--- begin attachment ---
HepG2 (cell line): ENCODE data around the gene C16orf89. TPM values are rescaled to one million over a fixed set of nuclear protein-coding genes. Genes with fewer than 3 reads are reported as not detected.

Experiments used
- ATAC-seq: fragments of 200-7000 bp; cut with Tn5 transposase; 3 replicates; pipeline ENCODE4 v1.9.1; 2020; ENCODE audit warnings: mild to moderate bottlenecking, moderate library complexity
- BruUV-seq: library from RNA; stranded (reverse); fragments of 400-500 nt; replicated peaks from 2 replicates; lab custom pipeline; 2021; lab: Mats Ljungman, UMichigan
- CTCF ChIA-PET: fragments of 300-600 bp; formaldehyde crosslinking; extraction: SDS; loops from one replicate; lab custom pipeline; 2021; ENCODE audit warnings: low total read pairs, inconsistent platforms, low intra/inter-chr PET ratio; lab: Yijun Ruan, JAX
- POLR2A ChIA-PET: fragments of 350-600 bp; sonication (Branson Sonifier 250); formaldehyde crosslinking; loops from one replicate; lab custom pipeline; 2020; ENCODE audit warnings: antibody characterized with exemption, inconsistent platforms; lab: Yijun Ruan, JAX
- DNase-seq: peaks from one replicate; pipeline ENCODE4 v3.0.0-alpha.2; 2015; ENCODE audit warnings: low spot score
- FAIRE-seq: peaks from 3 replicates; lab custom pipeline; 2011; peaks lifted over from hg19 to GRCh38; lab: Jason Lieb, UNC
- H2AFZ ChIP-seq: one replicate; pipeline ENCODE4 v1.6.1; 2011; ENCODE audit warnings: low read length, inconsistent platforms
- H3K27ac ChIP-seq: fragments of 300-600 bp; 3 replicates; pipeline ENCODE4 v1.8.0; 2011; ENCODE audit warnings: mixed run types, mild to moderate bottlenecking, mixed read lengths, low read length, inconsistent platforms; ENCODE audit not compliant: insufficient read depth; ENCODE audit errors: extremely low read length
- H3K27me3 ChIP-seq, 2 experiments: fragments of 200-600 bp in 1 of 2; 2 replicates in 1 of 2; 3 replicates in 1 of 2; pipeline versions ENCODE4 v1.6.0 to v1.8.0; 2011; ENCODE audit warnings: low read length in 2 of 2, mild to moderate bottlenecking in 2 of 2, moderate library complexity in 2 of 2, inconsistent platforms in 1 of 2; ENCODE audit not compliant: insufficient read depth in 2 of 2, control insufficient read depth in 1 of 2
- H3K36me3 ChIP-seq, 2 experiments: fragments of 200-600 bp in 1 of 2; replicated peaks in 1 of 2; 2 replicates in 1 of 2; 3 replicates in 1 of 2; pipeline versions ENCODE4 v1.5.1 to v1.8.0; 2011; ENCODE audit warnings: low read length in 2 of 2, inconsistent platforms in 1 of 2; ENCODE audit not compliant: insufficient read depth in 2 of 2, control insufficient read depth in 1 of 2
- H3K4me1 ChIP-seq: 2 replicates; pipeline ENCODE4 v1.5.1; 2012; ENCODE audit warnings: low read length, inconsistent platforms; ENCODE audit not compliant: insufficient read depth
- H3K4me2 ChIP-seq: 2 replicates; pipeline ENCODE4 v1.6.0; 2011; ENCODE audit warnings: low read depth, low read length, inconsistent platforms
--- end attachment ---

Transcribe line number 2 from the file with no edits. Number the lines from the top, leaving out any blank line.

Experiments used